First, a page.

AMD reported strong financial figures on Tuesday, showing continued demand for its Ryzen CPUs and GPUs and Epyc server processors during the pandemic and its various stay-at-home rules.
CEO Lisa Su did acknowledge AMD is, like the rest of the world, experiencing the effects of the ongoing semiconductor supply shortage. Gamers were hard hit, for example; those who ordered AMD’s Radeon RX 6000 GPUs months ago are still waiting for their cards to arrive. The situation is said to be improving.
“We’ve been working on supply for the last few quarters, and I’m quite pleased with the progress we’ve been making – I will say it’s tight,” she said during an earnings call with analysts. It probably won’t markedly improve until next year, Su added. “I have confidence that we’ll continue to grow into the second half of this year with the supply chain.”
Here’s a summary of AMD’s Q2 2021 earnings [PDF], covering the three months to June 27:
- Revenues totaled $3.85bn, up 99 per cent compared to the $1.93bn in Q2 2020, and $240m higher than analysts’ expectations. AMD reckons its next quarter will bring in $4.1bn in sales, more than Wall Street’s expectation of $3.8bn.
- Net income was $710m, a big leap of 352 per cent from the $193m this time last year.
- Gross margin percentage was 48 per cent, an increase of four percentage points year-over-year.
- GAAP earnings per share were $0.58, up 346 per cent from the $0.13 in the previous year, and beating Wall St’s expectations by $0.12.
- Computing and graphics is where the chip biz makes most of its money, contributing $2.25bn in revenues, a rise of 65 per cent from a year ago. AMD said the sales were driven by graphics processors for data centers. Average selling prices for its Ryzen desktop and notebook processor sales were also up.
- Enterprise, Embedded and Semi-Custom made $1.6bn, a 183 per cent jump year-over-year. AMD said it won deals with Fortune 500 companies for its third-gen Epyc processors in data centers, we’re told.
Su was enthusiastic about the demand from cloud giants for AMD’s silicon, and said Epyc server chips powered machines in global providers, from AWS and Google Cloud to Tencent and Alibaba. AMD has been doing relatively well in the high-performance computing world, too. Third-generation Epyc processors helped the biz win supply contracts for upcoming supercomputers for Singapore’s national supercomputing center and the French Alternative Energies and Atomic Energy Commission.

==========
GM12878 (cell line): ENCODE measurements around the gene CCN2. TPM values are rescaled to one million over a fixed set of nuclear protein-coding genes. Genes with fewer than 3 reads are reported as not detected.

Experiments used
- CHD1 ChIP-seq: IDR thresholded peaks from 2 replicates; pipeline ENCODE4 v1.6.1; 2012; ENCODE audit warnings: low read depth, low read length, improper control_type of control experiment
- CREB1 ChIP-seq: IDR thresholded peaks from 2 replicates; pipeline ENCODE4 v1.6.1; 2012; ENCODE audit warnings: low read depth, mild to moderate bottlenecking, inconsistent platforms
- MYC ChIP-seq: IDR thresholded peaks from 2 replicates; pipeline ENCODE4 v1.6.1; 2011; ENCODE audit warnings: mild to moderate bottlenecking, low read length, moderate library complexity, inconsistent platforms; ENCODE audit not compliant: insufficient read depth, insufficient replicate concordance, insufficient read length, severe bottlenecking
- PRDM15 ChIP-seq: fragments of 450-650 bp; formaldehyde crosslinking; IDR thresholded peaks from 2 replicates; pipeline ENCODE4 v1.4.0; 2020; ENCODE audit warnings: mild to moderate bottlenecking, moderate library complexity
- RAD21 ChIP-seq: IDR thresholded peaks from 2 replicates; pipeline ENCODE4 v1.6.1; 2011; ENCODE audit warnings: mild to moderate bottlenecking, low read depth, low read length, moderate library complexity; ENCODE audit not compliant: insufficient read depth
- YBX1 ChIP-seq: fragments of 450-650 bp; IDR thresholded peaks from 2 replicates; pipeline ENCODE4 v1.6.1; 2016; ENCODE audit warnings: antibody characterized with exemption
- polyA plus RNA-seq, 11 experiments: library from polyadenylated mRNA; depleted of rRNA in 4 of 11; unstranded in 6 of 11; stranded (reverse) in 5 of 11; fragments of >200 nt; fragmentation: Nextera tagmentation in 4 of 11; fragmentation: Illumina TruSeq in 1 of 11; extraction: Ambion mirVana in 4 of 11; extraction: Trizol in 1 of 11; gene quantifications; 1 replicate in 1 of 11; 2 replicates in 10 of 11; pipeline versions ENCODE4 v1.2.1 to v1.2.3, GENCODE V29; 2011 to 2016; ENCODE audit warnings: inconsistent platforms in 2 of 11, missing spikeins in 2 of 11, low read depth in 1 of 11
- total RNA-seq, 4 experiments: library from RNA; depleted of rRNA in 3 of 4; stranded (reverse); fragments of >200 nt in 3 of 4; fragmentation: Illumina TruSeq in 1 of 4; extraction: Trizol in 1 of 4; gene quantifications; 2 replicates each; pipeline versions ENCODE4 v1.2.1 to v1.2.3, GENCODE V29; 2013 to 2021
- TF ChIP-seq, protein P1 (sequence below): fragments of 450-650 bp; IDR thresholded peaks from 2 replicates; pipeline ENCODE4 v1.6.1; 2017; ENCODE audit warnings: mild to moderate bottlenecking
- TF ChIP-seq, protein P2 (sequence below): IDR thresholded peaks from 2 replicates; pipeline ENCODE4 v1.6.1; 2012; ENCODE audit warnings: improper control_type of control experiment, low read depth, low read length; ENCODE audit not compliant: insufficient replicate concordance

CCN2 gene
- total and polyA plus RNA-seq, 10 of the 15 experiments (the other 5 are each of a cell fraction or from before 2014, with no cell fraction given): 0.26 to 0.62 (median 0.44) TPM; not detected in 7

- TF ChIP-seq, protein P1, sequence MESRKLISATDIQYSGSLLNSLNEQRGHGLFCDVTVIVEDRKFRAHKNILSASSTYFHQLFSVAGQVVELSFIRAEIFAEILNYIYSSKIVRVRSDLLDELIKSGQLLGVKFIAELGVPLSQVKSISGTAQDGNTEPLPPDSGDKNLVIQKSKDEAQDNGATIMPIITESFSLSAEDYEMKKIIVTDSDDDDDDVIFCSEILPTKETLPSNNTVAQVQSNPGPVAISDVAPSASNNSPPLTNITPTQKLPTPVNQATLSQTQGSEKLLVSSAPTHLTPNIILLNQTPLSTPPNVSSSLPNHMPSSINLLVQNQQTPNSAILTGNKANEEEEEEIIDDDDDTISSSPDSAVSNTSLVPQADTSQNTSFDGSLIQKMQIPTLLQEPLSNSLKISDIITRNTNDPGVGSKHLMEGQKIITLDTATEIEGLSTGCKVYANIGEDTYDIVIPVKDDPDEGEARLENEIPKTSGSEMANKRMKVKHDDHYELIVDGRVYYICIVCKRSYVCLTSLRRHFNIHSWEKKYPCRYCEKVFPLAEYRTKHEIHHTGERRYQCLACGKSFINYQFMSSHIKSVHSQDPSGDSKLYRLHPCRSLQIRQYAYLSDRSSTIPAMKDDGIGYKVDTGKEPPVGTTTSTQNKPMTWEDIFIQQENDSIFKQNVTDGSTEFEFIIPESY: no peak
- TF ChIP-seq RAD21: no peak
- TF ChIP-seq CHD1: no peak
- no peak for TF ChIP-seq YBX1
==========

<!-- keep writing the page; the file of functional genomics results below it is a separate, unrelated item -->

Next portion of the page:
AMD is making progress in other areas, such as automotive and storage, Su reported. For example, its RDNA GPUs are powering infotainment systems in Tesla’s latest Model S and X electric vehicles. Su said her engineers are working hard to stick to their roadmap. Their goal is to get their Zen 4 5nm Ryzen 5000 CPU series out by 2022 as well as the next-generation RDNA 3 GPUs. You can put AMD’s numbers into perspective by reminding yourself of Intel’s latest figures here and here. ®
As well as AMD and Microsoft, Google and Apple also released their latest financial figures on Tuesday.
Google – well, OK – its parent Alphabet’s Q2 FY 2021 [PDF] brought in $61.8bn in sales, up 62 per cent year on year, and a net income of $18.5bn, up 166 per cent. This was attributed to, among other things, a near-doubling in YouTube ad money, a 50 per cent rise in Google Cloud revenue, a foreign exchange tailwind, and an increase in revenue from Google Search and Services. Cloud made a smaller loss, and services made a bigger profit than this time last year.
Apple’s Q3 FY 2021 recorded $81.4bn in sales, up 36 per cent, and a profit of $21bn, up 90 per cent. $40bn of that revenue came from iPhones, up 50 per cent. Cupertino warned its smartphone and tablet line will run into the same chip supply shortages others have hit, particularly components fabricated on larger, older process nodes.
source: The Register